- At least two doses of inactivated (CoronaVac) or mRNA vaccine (Comirnaty),
- At least three doses of any COVID-19 vaccine for immunosuppressed patients,
- At least 14 days after receiving the last dose of the vaccine,
- ≤90 days after the last dose of inactivated vaccine (CoronaVac) or ≤150 days after the last dose of mRNA vaccine (Comirnaty).
- All the other patients were defined as ‘partially vaccinated’.
Stem cell or solid organ transplant recipients, chronic kidney disease or hemodialysis patients, HIV-infected patients, patients receiving active chemotherapy or radiotherapy, and patients using immunosuppressive drugs (biological agents and immunosuppressive doses of corticosteroids) were defined as patients having the immunosuppressive condition.
The diagnosis of COVID-19 infection was made based on SARS-CoV-2 molecular test positivity. Asymptomatic, mild, moderate, severe, and critical COVID-19 infections were defined according to the National Institute of Health (NIH) COVID-19 treatment guidelines (13). Asymptomatic patients were not included in the analysis.
The primary outcomes of the study were to determine the COVID-19 vaccination rate, the type of vaccine administered, the number of vaccine doses, and the time from the last vaccine dose to the diagnosis of breakthrough infection in hospitalized COVID-19 patients. The secondary aim of the study was to determine the risk factors of the need for ICU support.
The statistical analyses were performed using the Statistical Package for Social Sciences (SPSS) for Mac OS X 25.0 (IBM Corp., Armonk, NY, USA). The normal distribution of the data was determined by the Shapiro-Wilk test, histogram, and Q-Q plots. The categorical variables were analyzed with a Chi-square test and presented as frequency and percentage. For continuous variables, mean values and standard deviation (SD), or median values and an interquartile range (IQR) of 25%-75% were presented. The non-parametric values were analyzed using the Mann-Whitney U test. To determine risk factors for ICU support, such as age, hypertension, diabetes mellitus (DM), coronary artery disease, congestive heart failure (CHF), malignancy, cerebrovascular disease, and vaccination history, multivariate models included parameters with a p-value of < 0.2 in univariate analysis. The statistical significance was set as p<0.05.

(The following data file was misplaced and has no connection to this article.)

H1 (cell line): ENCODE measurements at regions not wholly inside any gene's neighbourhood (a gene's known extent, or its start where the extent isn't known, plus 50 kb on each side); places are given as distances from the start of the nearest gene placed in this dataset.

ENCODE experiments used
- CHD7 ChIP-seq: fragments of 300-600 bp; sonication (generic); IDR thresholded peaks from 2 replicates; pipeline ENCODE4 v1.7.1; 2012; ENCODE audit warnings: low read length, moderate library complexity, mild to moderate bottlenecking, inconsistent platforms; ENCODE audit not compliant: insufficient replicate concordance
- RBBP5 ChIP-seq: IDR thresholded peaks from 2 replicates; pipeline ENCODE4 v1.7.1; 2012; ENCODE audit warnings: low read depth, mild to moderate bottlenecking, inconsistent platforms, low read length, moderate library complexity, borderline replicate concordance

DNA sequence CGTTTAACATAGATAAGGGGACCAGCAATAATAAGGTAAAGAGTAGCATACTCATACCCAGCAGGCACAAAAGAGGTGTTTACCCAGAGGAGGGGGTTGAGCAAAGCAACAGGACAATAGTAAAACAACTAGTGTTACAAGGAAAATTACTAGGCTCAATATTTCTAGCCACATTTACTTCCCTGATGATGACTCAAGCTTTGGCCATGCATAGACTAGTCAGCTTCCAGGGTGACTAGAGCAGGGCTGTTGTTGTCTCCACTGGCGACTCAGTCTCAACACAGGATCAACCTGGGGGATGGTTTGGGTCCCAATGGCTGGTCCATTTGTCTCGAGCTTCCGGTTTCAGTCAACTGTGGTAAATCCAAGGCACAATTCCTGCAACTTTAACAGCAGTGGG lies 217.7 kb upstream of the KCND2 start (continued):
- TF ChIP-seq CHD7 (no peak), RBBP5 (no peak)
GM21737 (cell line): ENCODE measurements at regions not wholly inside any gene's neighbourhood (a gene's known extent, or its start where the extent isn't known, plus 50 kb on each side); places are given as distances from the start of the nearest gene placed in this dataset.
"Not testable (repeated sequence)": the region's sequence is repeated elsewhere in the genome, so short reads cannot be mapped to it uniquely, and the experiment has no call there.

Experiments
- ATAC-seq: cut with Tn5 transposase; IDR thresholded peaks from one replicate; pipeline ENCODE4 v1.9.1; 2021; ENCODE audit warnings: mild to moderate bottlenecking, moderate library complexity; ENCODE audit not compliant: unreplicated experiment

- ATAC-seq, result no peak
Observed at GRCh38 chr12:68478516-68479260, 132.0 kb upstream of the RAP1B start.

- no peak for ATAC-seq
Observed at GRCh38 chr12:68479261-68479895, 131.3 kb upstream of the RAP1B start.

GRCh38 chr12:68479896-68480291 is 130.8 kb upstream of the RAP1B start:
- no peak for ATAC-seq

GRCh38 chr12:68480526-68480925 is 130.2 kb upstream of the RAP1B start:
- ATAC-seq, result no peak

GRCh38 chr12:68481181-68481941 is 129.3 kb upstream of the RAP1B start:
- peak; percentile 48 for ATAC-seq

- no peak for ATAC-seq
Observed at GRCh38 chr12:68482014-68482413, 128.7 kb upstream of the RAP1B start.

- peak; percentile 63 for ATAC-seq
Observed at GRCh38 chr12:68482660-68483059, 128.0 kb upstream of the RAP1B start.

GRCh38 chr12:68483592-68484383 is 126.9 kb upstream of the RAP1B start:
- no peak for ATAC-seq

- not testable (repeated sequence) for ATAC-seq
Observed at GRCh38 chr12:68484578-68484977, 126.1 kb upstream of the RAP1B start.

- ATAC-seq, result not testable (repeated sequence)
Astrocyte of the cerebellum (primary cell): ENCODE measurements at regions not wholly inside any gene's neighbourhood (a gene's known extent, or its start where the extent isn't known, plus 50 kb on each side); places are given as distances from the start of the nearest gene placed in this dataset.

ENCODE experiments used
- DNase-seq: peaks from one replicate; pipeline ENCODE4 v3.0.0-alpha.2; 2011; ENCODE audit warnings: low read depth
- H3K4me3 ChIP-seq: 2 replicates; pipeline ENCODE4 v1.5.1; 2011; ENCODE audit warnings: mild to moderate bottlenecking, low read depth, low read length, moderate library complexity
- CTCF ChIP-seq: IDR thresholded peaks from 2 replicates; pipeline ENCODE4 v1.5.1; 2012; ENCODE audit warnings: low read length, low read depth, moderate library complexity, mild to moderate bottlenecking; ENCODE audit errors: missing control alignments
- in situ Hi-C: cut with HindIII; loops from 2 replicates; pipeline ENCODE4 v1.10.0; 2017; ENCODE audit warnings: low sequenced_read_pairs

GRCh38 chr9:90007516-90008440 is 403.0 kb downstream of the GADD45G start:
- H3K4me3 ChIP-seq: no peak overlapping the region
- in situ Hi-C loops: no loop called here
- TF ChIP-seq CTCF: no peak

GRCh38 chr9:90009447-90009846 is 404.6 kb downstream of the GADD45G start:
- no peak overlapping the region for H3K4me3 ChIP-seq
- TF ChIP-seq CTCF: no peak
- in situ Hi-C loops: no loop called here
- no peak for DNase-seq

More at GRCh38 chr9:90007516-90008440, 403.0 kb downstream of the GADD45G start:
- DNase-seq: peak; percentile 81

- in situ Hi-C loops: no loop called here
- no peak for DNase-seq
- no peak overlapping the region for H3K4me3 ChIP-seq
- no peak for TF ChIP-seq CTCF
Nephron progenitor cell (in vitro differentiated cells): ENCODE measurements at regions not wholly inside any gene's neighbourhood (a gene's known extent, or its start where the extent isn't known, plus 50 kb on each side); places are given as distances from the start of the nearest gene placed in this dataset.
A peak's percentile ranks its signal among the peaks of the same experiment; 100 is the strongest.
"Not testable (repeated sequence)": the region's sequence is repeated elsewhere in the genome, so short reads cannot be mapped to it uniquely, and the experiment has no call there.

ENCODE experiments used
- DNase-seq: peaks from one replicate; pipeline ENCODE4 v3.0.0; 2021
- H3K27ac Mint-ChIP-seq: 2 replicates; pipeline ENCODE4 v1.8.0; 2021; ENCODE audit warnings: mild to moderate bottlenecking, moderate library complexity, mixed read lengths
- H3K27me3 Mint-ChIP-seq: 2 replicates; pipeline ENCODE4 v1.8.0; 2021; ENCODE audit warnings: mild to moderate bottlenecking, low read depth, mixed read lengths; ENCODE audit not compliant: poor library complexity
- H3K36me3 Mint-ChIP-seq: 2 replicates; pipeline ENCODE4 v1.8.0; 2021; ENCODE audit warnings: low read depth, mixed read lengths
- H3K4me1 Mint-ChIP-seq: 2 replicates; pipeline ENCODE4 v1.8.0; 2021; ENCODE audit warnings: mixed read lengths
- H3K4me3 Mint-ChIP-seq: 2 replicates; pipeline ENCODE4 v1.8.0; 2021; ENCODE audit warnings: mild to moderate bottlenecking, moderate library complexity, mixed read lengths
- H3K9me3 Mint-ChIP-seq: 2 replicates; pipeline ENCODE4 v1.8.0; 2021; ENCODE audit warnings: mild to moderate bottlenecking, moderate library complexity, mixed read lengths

A total of 516 patients were included in the study. Demographical characteristics, comorbidities, and vaccination status were evaluated and presented in Table 1.
The median time between the last dose of vaccine and SARS-CoV-2 PCR positivity was 139 (IQR=25-75%; 99-180) days.
Patients were grouped as ICU (n=197) and non-ICU (n=319). Demographical characteristics, comorbidities, and vaccination status were compared between the groups. Nineteen patients hospitalized due to COVID-19-unrelated conditions were excluded from the analyses (Table 2).
Because of the rapidly changing nature of the COVID-19 pandemic, countries need to analyze real-life data constantly and shape their vaccine strategies dynamically. Especially in susceptible populations, identifying risk factors for breakthrough infections and intensive care needs is critical. In our study, older age, hypertension, DM, CHF, and being partially vaccinated were associated with the need for ICU support in breakthrough COVID-19 infections. Vaccination status was the primary determinant of the need for ICU support. The need for ICU support was statistically significantly lower in the fully vaccinated group (p=0.021).
In our country, besides mRNA vaccines, the inactivated vaccine is also being used within the scope of COVID-19 vaccination, and vaccine preference is free. Due to this hybrid vaccination model, heterogeneous vaccinated groups emerge. The susceptibility of the person with each vaccination schedule to COVID-19 infection also differs. Previous studies show that mRNA vaccines reduce mortality in people infected with COVID-19. Male gender, immunocompromised status, and prolonged time after the last vaccine dose were associated with increased risk for breakthrough COVID-19 infection in the patients vaccinated with mRNA vaccines (14). In a meta-analysis investigating the short-term effectiveness of vaccines for preventing hospitalization and death because of the delta variant, two doses of the CoronaVac vaccine had the worst protection rates among all authorized vaccines (15). We know that neutralizing antibody levels potentially correlate with protection against SARS-CoV-2 infections (16), and the CoronaVac neutralizing antibody titers were reported to be short-lived (17). Higher rates of COVID-19 infections are expected due to variants of concern (VOCs) if vaccines with lower efficacy are used (18). In our study, we examined that the most common vaccine scheme in patients requiring hospitalization was three doses of inactivated vaccine, while few patients belonged to the three doses of mRNA vaccine group.